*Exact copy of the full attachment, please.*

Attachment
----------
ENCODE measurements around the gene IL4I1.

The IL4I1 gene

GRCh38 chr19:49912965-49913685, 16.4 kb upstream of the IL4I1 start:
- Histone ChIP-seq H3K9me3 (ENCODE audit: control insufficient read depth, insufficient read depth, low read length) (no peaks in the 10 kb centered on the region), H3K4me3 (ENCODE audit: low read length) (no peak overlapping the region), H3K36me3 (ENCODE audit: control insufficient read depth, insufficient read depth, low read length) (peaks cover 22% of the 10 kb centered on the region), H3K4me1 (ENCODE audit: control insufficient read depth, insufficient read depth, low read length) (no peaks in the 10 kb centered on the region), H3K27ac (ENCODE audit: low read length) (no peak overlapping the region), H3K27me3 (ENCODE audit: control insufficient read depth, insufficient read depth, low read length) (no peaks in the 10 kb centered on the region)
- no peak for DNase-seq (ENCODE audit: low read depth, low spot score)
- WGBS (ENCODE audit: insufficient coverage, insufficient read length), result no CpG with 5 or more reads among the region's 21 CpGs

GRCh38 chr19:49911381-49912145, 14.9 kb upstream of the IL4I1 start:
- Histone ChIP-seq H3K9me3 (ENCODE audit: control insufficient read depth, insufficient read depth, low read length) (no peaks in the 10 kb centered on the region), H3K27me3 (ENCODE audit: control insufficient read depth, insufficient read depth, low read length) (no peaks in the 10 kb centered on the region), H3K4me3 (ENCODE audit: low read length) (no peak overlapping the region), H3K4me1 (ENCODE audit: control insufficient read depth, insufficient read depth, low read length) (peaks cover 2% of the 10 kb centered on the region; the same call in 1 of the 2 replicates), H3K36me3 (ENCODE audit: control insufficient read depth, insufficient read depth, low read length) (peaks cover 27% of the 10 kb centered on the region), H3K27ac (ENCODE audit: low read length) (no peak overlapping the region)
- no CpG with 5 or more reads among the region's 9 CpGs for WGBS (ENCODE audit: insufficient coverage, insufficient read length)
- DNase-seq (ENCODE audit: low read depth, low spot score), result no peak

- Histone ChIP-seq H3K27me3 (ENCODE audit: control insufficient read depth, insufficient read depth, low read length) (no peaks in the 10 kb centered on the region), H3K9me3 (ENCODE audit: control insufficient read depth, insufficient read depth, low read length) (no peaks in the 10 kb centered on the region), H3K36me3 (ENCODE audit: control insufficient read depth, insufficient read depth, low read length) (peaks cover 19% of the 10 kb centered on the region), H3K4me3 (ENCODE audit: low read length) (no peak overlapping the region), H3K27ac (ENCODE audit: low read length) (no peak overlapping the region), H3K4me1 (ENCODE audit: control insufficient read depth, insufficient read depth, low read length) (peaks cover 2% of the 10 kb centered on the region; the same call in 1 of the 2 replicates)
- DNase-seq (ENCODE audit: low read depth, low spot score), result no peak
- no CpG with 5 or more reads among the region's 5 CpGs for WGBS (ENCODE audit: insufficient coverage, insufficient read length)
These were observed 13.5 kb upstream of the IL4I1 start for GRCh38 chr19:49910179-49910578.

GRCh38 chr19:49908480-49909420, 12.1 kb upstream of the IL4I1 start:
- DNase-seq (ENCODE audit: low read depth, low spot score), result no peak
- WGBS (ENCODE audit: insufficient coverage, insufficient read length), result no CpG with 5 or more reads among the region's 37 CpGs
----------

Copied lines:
ENCODE measurements around the gene IL4I1.

The IL4I1 gene

GRCh38 chr19:49912965-49913685, 16.4 kb upstream of the IL4I1 start:
- Histone ChIP-seq H3K9me3 (ENCODE audit: control insufficient read depth, insufficient read depth, low read length) (no peaks in the 10 kb centered on the region), H3K4me3 (ENCODE audit: low read length) (no peak overlapping the region), H3K36me3 (ENCODE audit: control insufficient read depth, insufficient read depth, low read length) (peaks cover 22% of the 10 kb centered on the region), H3K4me1 (ENCODE audit: control insufficient read depth, insufficient read depth, low read length) (no peaks in the 10 kb centered on the region), H3K27ac (ENCODE audit: low read length) (no peak overlapping the region), H3K27me3 (ENCODE audit: control insufficient read depth, insufficient read depth, low read length) (no peaks in the 10 kb centered on the region)
- no peak for DNase-seq (ENCODE audit: low read depth, low spot score)
- WGBS (ENCODE audit: insufficient coverage, insufficient read length), result no CpG with 5 or more reads among the region's 21 CpGs

GRCh38 chr19:49911381-49912145, 14.9 kb upstream of the IL4I1 start:
- Histone ChIP-seq H3K9me3 (ENCODE audit: control insufficient read depth, insufficient read depth, low read length) (no peaks in the 10 kb centered on the region), H3K27me3 (ENCODE audit: control insufficient read depth, insufficient read depth, low read length) (no peaks in the 10 kb centered on the region), H3K4me3 (ENCODE audit: low read length) (no peak overlapping the region), H3K4me1 (ENCODE audit: control insufficient read depth, insufficient read depth, low read length) (peaks cover 2% of the 10 kb centered on the region; the same call in 1 of the 2 replicates), H3K36me3 (ENCODE audit: control insufficient read depth, insufficient read depth, low read length) (peaks cover 27% of the 10 kb centered on the region), H3K27ac (ENCODE audit: low read length) (no peak overlapping the region)
- no CpG with 5 or more reads among the region's 9 CpGs for WGBS (ENCODE audit: insufficient coverage, insufficient read length)
- DNase-seq (ENCODE audit: low read depth, low spot score), result no peak

- Histone ChIP-seq H3K27me3 (ENCODE audit: control insufficient read depth, insufficient read depth, low read length) (no peaks in the 10 kb centered on the region), H3K9me3 (ENCODE audit: control insufficient read depth, insufficient read depth, low read length) (no peaks in the 10 kb centered on the region), H3K36me3 (ENCODE audit: control insufficient read depth, insufficient read depth, low read length) (peaks cover 19% of the 10 kb centered on the region), H3K4me3 (ENCODE audit: low read length) (no peak overlapping the region), H3K27ac (ENCODE audit: low read length) (no peak overlapping the region), H3K4me1 (ENCODE audit: control insufficient read depth, insufficient read depth, low read length) (peaks cover 2% of the 10 kb centered on the region; the same call in 1 of the 2 replicates)
- DNase-seq (ENCODE audit: low read depth, low spot score), result no peak
- no CpG with 5 or more reads among the region's 5 CpGs for WGBS (ENCODE audit: insufficient coverage, insufficient read length)
These were observed 13.5 kb upstream of the IL4I1 start for GRCh38 chr19:49910179-49910578.

GRCh38 chr19:49908480-49909420, 12.1 kb upstream of the IL4I1 start:
- DNase-seq (ENCODE audit: low read depth, low spot score), result no peak
- WGBS (ENCODE audit: insufficient coverage, insufficient read length), result no CpG with 5 or more reads among the region's 37 CpGs